Major Fair helps BYU students ‘nail down’ their interests

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BYU students learn about different majors at last year’s Major Fair. (Jeff Buell)

Lasers, free food and over 3,000 BYU students might sound like a wild college party, but it’s actually just a taste of what can be found at the 13th annual BYU Major Fair.

On Wednesday, Oct. 18, students can come to the WSC Ballroom and Garden Court to find out more about the majors they’ve been considering.

Jeff Buell, one of BYU’s academic advisers in charge of the event, said the fair provides a great opportunity for students to learn more about the many majors offered at BYU.

It’s an opportunity for students to meet not only with professors from a major, but also with students who are already in the major. Some of the booths will have professionals already working in the major with whom students can speak to learn more about career opportunities.

“Choosing a major is a process, not an event,” Buell said. “This fair can play a major role in helping students with that process.”

University Advisement Center Director Karen Evans said it’s normal for students to have doubts when picking a major.

“The number-one reason people seek advisement at BYU is for help picking a major,” Evans said. “This fair is a really fun opportunity for students to take a look at multiple majors and see what they might like.”

Evans said only 17 percent of students graduate in the first major they select. She said most students who come to BYU actually aren’t positive what they want to major in, despite how it may seem to some students.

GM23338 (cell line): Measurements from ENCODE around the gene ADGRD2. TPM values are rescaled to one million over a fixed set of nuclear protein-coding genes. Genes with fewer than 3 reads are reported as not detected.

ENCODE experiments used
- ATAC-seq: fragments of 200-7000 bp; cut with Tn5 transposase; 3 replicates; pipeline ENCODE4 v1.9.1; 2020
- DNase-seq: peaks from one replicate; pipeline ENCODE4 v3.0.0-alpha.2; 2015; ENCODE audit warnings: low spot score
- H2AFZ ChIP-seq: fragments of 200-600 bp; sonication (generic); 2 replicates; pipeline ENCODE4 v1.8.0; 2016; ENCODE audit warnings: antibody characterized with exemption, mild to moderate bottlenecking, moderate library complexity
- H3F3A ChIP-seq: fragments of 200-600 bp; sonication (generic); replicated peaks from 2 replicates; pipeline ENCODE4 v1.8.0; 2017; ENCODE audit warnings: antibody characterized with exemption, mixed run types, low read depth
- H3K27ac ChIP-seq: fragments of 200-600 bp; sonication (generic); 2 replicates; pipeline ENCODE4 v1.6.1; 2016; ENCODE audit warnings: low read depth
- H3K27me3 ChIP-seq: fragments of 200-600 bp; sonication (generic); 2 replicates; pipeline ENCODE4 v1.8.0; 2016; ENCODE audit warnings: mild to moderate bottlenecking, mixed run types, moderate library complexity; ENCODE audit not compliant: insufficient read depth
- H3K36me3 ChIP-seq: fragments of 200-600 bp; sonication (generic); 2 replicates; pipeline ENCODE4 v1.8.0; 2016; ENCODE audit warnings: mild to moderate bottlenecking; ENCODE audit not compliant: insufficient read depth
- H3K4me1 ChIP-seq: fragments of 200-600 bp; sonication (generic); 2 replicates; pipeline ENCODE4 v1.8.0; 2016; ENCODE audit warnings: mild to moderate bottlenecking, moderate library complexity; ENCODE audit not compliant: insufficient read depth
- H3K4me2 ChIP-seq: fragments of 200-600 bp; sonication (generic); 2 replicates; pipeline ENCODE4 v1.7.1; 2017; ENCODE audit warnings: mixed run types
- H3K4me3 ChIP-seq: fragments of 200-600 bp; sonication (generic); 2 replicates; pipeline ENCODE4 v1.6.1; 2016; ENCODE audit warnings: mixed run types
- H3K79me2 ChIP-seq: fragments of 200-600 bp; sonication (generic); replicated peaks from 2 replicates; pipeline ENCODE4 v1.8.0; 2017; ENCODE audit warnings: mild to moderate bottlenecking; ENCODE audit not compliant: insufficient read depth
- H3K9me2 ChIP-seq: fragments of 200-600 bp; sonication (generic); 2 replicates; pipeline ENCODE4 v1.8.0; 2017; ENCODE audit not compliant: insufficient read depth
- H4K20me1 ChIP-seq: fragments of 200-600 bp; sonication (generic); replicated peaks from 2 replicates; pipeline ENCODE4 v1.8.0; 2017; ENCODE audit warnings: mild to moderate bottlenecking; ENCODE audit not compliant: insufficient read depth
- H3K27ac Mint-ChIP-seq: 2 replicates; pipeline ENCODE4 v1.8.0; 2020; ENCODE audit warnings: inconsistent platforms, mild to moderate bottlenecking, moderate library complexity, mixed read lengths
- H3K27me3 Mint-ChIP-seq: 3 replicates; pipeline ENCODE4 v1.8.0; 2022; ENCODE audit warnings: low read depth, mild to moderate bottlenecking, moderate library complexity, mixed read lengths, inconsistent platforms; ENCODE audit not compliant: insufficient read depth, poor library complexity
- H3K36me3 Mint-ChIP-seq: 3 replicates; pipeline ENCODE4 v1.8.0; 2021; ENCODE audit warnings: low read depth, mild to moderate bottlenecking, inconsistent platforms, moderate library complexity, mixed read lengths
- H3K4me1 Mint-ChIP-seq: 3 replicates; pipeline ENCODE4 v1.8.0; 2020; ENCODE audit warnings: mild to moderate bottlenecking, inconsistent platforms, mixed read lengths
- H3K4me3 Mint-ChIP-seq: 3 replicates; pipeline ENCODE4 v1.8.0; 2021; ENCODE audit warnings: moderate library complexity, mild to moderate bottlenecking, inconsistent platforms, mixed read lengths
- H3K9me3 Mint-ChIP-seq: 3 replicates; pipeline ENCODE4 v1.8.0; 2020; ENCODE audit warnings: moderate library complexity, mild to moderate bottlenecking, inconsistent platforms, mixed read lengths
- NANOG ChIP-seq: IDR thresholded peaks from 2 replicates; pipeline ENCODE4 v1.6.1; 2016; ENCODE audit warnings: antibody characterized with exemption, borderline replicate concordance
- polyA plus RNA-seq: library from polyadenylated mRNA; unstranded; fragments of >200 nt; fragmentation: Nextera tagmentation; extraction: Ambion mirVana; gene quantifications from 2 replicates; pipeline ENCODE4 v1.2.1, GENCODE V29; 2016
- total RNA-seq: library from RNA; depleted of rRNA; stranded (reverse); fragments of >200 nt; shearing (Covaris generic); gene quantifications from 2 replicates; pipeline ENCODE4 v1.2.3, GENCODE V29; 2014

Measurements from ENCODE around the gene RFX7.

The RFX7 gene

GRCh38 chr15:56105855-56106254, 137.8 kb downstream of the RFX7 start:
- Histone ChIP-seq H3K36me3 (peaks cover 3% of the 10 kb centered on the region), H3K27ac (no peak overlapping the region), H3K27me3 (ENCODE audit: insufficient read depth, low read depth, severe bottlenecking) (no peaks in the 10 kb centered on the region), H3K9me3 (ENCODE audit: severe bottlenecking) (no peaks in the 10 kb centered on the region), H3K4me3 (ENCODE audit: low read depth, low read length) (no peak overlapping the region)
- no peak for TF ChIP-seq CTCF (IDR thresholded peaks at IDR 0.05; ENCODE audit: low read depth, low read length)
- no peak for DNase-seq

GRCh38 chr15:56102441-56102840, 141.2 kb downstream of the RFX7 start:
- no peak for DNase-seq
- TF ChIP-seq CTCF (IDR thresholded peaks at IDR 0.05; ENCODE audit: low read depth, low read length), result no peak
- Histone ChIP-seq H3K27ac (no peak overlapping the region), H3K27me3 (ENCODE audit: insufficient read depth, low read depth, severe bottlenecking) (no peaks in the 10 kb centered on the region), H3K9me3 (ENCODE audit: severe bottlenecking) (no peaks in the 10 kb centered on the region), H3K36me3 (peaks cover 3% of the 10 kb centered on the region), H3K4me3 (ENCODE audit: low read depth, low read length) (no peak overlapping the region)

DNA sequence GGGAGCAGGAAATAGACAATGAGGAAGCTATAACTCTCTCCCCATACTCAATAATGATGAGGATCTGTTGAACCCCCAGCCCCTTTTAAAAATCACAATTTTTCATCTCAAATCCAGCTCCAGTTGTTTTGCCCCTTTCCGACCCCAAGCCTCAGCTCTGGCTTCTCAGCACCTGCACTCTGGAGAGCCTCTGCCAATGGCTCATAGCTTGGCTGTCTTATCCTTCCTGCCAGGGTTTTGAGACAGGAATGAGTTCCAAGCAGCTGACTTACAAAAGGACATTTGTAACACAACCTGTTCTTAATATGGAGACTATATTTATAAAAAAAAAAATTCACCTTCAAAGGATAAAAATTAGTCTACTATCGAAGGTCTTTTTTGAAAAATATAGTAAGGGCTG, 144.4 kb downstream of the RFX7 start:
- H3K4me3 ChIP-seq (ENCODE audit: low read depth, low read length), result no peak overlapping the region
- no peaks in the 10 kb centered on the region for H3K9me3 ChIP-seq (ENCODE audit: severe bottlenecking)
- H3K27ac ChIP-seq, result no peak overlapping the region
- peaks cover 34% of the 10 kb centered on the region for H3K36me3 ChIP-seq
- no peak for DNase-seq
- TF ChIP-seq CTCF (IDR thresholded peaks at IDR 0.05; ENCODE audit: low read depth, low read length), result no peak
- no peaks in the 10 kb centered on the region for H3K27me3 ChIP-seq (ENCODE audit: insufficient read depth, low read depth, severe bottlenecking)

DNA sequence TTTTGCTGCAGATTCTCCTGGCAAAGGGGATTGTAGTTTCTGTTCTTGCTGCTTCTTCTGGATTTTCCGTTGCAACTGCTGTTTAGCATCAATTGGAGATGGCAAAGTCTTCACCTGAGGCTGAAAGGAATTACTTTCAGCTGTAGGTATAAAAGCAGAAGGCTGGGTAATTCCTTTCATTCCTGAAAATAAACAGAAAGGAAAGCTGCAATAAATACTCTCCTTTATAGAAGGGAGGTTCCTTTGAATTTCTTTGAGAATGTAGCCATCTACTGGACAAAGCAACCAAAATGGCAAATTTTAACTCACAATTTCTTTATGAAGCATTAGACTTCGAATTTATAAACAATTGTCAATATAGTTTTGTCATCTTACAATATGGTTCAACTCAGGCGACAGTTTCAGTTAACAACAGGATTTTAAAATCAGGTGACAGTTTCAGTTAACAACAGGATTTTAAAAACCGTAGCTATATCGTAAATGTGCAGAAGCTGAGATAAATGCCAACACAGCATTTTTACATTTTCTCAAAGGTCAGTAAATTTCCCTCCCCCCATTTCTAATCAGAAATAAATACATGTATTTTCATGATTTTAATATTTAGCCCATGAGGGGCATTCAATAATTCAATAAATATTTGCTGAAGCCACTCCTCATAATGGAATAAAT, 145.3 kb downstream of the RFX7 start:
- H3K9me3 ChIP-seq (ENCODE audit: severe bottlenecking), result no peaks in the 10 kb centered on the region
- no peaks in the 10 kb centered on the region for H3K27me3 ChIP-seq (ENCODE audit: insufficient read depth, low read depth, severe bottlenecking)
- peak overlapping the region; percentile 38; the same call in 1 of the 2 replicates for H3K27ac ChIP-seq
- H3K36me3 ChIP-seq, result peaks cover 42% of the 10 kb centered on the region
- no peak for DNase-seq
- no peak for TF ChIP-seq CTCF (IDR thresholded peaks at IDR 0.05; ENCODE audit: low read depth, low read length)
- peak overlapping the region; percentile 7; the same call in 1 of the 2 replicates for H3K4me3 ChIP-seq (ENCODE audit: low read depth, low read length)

“The people at each booth do some really cool stuff to build interest in their majors,” Buell said. “We’ve had science departments bring in lasers, food departments bring in treats and all kinds of majors have given out free stuff.”

Evans said the major helps indecisive students choose a major quicker, “which in turn means they don’t have to spend as much time at BYU.”

“We love our students and we’re happy to have them, but the quicker they leave, the less money they have to spend on education,” Evans said.

Ellen Ford, a public relations major at BYU, attended the fair last year and found a major she fell in love with. Ford said she was desperate to nail down a major as she approached the maximum number of credits allowed before a student must select a major. The fair gave her an opportunity to dive in and find the information she needed.

“I was able to grill people: ‘How hard is this major? How many years will this take? Can I use this after I graduate? Are there even careers out there for someone majoring in this?'” Ford said.

Ford trimmed her options down and finally settled on a major she now loves after visiting the booths that interested her at the fair. Ford encourages any student looking for more information on majors to visit the fair.

“If you have any doubts about what you want to major in, then go,” Ford said. “The fair provides clarity for each specific major works.”

Students can get more information about the fair and grab some free popcorn at an informational booth set up in front of WSC 2500 on Oct 16, 17 and 18.

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